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Conference Paper: Prognostic factors for adenocarcinoma of esophagogastric junction

TitlePrognostic factors for adenocarcinoma of esophagogastric junction
Authors
Issue Date2011
PublisherSociety for Surgery of the Alimentary Tract.
Citation
The 52nd Annual Meeting of the Society for Surgery of the Alimentary Tract (SSAT), Chicago, IL., 6-10 May 2011 during Digestive Disease Week How to Cite?
AbstractINTRODUCTION: The incidence of Barrett’s esophagus is low in Chinese population. Most of our patients who have adenocarcinomas of the esophagogastric junction (AEG) are Siewert type II or III. This study aims to evaluate the outcome after surgical resection in this group of patients, comparing clinicopathological differences between type II and III cancers, and identify prognostic factors. Material and METHODS: Patients who underwent resection for AEG tumors between 1995 and 2008 were included. Those with Siewert type I cancers were excluded. Data were retrieved from a prospectively collected database. Patient characteristics and clinicopathological data and outcome were evaluated. RESULTS: There were 126 patients (99 men, 27 women). The median age was 70 yrs (range: 23-87). Type II tumors were found in 65 patients and type III in 61. Thoracotomy was required for tumor extirpation in 50 (76.9%) and 34 (55.7%) patients, respectively (p=0.014). The operative blood loss was higher for type III tumors (median 300 ml vs. 400ml, p=0.005). There was no hospital mortality. Type III AEG was associated with significantly higher incidence of poorly differentiated cancer (44.6% vs. 73.8%, p=0.003), higher number of nodal metastasis (median 3 vs. 7, p=0.031), and advanced TNM stage (stage IIIA-IV disease in 64.6% vs. 86.9%, p=0.004). Overall median survival for the whole group was 17 months. Patients with type II AEG had longer survival (37.6 vs. 10.4 months), (p<0.01). Independent variables identified by Cox regression model for better survival were Siewert type II (p=0.021), earlier N-stage (p<0.01) and R0 resection (p<0.01).CONCLUSION: Type III AEG tumors were more likely to be poorly differentiated, more advanced and had worse survival compared to type II AEG cancers. Other independent prognostic factors were N-stage and R-category of resection.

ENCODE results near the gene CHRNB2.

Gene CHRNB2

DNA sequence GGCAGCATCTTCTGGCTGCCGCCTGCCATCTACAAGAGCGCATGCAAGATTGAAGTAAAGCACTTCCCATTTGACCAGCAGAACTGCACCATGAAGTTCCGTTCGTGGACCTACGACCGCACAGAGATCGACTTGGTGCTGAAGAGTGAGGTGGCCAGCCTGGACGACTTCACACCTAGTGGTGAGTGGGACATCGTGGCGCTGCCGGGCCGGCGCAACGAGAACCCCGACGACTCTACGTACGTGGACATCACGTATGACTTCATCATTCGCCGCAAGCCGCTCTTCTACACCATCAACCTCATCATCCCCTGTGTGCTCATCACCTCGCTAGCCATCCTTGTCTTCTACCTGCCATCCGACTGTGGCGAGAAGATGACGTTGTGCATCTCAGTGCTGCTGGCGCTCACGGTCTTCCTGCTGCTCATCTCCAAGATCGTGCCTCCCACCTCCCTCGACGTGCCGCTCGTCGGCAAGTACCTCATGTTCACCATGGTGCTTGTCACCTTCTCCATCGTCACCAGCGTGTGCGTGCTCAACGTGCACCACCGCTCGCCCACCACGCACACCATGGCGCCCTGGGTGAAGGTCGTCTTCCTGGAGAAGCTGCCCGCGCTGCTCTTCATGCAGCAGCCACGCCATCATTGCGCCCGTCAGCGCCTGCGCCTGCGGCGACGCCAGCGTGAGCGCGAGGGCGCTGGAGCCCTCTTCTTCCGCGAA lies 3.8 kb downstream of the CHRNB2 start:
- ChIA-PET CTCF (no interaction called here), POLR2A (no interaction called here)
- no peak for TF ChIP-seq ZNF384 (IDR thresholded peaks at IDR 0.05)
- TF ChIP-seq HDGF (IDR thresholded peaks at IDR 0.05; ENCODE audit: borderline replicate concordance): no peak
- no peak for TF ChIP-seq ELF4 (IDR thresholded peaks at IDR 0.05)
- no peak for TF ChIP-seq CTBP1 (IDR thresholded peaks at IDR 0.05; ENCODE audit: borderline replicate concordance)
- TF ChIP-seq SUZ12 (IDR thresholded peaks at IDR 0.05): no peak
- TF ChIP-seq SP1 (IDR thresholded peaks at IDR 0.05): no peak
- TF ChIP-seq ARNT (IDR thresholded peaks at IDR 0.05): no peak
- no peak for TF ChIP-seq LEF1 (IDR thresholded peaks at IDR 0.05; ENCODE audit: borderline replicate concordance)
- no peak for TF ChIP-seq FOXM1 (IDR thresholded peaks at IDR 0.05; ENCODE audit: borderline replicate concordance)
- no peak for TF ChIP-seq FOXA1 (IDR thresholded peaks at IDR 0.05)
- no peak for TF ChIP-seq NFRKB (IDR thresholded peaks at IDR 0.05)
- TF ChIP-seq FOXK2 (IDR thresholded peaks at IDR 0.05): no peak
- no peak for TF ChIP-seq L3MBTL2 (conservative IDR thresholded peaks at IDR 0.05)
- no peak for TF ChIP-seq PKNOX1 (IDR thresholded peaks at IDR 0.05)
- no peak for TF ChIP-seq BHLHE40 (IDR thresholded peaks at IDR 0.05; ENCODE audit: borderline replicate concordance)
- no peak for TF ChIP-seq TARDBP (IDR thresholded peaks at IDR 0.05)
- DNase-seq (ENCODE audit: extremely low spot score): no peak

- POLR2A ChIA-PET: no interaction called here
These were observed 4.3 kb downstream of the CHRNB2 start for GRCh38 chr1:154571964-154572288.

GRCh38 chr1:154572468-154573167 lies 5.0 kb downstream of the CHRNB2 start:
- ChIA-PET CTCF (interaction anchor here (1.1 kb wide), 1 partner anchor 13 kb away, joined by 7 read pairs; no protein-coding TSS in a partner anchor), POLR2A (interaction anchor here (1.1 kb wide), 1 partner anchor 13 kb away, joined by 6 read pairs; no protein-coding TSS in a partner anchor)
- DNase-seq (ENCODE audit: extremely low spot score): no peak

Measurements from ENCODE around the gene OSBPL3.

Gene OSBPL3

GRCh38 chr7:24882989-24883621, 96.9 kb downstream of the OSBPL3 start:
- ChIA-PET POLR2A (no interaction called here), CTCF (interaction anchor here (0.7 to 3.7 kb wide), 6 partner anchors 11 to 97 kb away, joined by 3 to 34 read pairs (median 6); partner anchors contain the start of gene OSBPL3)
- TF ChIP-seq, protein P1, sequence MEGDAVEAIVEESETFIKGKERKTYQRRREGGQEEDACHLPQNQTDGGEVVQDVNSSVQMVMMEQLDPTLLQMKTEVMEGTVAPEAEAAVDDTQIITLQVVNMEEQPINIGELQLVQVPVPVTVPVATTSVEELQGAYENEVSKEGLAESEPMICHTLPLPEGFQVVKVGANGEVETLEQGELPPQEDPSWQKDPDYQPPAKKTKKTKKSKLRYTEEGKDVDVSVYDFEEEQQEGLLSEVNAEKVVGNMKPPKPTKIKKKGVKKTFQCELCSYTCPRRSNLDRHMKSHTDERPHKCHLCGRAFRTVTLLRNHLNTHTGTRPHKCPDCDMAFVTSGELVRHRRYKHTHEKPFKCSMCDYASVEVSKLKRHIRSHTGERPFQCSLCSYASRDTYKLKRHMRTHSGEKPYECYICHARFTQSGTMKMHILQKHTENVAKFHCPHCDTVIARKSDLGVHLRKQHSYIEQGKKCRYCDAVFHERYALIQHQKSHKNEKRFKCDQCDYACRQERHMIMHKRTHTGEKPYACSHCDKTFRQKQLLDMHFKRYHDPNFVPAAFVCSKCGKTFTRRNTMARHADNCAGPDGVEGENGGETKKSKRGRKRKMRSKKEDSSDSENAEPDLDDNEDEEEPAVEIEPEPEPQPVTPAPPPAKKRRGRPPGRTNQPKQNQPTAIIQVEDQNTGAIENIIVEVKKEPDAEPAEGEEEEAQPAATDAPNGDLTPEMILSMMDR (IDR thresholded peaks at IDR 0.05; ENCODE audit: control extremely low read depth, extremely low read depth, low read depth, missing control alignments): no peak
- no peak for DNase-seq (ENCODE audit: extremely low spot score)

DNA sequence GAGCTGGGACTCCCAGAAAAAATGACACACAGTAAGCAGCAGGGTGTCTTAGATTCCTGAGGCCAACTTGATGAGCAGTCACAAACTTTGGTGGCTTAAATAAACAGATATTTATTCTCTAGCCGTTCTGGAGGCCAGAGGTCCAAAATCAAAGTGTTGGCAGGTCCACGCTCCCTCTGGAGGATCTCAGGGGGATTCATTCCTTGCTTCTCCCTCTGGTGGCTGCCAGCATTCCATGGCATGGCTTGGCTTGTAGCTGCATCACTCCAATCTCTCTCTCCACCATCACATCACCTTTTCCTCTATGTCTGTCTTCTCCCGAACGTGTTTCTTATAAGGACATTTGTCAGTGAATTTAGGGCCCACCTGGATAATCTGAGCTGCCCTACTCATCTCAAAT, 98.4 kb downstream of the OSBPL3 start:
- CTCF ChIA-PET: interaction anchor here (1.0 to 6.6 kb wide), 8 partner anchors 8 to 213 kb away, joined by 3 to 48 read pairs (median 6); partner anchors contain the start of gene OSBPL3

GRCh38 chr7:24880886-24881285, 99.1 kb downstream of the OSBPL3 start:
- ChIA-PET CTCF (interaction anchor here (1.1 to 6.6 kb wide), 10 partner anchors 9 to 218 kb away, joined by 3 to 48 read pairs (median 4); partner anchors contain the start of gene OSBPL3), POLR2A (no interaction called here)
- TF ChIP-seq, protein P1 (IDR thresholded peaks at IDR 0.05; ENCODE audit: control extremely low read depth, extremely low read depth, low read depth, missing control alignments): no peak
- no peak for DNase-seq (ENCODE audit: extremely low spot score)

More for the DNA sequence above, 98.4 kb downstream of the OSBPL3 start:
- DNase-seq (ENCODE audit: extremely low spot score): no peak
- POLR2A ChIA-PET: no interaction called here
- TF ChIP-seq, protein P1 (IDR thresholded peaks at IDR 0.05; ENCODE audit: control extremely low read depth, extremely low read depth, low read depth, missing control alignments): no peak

DescriptionPoster Session - Clinical: Esophageal: P38
Persistent Identifierhttp://hdl.handle.net/10722/136087

 

DC FieldValueLanguage
dc.contributor.authorChan, FSYen_US
dc.contributor.authorTong, DKHen_US
dc.contributor.authorWong, KHen_US
dc.contributor.authorLaw, Sen_US
dc.date.accessioned2011-07-27T02:02:38Z-
dc.date.available2011-07-27T02:02:38Z-
dc.date.issued2011en_US
dc.identifier.citationThe 52nd Annual Meeting of the Society for Surgery of the Alimentary Tract (SSAT), Chicago, IL., 6-10 May 2011 during Digestive Disease Weeken_US
dc.identifier.urihttp://hdl.handle.net/10722/136087-
dc.descriptionPoster Session - Clinical: Esophageal: P38-
dc.description.abstractINTRODUCTION: The incidence of Barrett’s esophagus is low in Chinese population. Most of our patients who have adenocarcinomas of the esophagogastric junction (AEG) are Siewert type II or III. This study aims to evaluate the outcome after surgical resection in this group of patients, comparing clinicopathological differences between type II and III cancers, and identify prognostic factors. Material and METHODS: Patients who underwent resection for AEG tumors between 1995 and 2008 were included. Those with Siewert type I cancers were excluded. Data were retrieved from a prospectively collected database. Patient characteristics and clinicopathological data and outcome were evaluated. RESULTS: There were 126 patients (99 men, 27 women). The median age was 70 yrs (range: 23-87). Type II tumors were found in 65 patients and type III in 61. Thoracotomy was required for tumor extirpation in 50 (76.9%) and 34 (55.7%) patients, respectively (p=0.014). The operative blood loss was higher for type III tumors (median 300 ml vs. 400ml, p=0.005). There was no hospital mortality. Type III AEG was associated with significantly higher incidence of poorly differentiated cancer (44.6% vs. 73.8%, p=0.003), higher number of nodal metastasis (median 3 vs. 7, p=0.031), and advanced TNM stage (stage IIIA-IV disease in 64.6% vs. 86.9%, p=0.004). Overall median survival for the whole group was 17 months. Patients with type II AEG had longer survival (37.6 vs. 10.4 months), (p<0.01). Independent variables identified by Cox regression model for better survival were Siewert type II (p=0.021), earlier N-stage (p<0.01) and R0 resection (p<0.01).CONCLUSION: Type III AEG tumors were more likely to be poorly differentiated, more advanced and had worse survival compared to type II AEG cancers. Other independent prognostic factors were N-stage and R-category of resection.-
dc.languageengen_US
dc.publisherSociety for Surgery of the Alimentary Tract.-
dc.relation.ispartofAnnual Meeting of the Society for Surgery of the Alimentary Tract, SSAT 2011en_US
dc.relation.ispartofDigestive Disease Week 2011-
dc.titlePrognostic factors for adenocarcinoma of esophagogastric junctionen_US
dc.typeConference_Paperen_US
dc.identifier.emailChan, FSY: fsychan@hku.hken_US
dc.identifier.emailTong, DKH: esodtong@hku.hken_US
dc.identifier.emailLaw, S: slaw@hku.hken_US
dc.identifier.authorityLaw, S=rp00437en_US
dc.description.naturelink_to_OA_fulltext-
dc.identifier.hkuros186145en_US
dc.publisher.placeUnited States-
dc.description.otherThe 52nd Annual Meeting of the Society for Surgery of the Alimentary Tract (SSAT), Chicago, IL., 6-10 May 2011 during Digestive Disease Week-

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